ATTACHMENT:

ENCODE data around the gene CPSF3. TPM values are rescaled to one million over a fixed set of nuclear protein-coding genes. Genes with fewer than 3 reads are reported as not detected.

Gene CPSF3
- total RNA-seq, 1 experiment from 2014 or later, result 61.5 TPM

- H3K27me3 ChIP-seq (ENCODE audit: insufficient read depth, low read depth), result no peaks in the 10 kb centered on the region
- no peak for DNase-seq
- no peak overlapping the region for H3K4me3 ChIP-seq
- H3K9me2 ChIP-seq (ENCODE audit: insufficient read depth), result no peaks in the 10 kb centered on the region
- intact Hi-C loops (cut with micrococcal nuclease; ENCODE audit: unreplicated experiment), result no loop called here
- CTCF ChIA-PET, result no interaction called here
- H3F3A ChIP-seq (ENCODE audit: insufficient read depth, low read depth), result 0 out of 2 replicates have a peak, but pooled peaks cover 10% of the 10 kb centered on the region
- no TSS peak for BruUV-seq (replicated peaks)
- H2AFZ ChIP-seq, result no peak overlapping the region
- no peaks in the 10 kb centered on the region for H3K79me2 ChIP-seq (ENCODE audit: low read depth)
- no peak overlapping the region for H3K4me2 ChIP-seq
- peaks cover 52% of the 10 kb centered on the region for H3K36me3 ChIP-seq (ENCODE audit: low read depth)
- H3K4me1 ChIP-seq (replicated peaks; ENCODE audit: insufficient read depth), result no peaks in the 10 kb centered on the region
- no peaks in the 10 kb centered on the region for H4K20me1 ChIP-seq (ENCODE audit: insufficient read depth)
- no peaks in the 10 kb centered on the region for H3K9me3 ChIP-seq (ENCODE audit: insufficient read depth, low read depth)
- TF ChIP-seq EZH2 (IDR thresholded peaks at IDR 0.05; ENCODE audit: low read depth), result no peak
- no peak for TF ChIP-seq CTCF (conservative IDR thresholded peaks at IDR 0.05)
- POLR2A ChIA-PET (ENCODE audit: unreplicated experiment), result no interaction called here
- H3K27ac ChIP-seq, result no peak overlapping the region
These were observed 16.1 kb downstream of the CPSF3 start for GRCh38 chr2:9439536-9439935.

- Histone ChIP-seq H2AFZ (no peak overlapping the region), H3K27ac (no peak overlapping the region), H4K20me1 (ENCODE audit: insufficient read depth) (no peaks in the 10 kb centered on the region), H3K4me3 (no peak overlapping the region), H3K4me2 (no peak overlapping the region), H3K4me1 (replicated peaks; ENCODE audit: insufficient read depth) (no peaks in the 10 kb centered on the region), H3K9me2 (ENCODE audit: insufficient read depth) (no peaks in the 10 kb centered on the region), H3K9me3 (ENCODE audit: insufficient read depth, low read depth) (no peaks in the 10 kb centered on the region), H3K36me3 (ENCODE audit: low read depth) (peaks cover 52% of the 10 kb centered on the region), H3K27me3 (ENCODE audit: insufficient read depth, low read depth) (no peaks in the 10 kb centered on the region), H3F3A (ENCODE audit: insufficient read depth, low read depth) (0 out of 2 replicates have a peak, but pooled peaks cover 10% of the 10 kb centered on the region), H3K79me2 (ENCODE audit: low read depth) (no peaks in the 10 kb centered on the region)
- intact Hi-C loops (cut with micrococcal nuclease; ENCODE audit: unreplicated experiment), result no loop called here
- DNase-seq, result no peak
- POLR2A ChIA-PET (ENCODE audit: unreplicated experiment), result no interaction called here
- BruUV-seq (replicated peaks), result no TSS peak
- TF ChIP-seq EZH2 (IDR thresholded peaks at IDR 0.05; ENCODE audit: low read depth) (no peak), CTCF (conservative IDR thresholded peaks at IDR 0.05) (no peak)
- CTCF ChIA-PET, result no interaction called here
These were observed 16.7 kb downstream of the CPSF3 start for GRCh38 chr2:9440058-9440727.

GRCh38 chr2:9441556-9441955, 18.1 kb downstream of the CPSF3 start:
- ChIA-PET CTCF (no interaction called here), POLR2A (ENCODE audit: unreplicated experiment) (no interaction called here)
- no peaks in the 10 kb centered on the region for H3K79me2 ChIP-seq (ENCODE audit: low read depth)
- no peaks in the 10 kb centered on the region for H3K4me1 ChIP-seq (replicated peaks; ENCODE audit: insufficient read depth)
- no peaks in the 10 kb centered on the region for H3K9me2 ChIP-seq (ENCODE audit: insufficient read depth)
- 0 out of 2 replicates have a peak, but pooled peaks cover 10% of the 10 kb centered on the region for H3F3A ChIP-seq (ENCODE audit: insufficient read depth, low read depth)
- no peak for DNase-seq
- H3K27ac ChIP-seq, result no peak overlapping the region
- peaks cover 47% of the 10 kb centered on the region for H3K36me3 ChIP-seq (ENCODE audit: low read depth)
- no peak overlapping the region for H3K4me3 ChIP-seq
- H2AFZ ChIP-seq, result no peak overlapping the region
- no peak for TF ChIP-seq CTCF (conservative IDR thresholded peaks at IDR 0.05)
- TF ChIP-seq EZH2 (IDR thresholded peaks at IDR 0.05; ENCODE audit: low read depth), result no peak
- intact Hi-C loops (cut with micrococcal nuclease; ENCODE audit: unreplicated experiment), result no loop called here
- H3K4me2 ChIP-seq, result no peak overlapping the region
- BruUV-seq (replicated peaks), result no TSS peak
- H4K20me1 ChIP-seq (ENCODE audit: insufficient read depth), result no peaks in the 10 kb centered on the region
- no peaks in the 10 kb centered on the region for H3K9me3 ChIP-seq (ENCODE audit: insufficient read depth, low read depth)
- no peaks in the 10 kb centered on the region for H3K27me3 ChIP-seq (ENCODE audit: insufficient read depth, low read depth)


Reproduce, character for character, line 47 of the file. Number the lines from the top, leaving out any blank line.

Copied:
- BruUV-seq (replicated peaks), result no TSS peak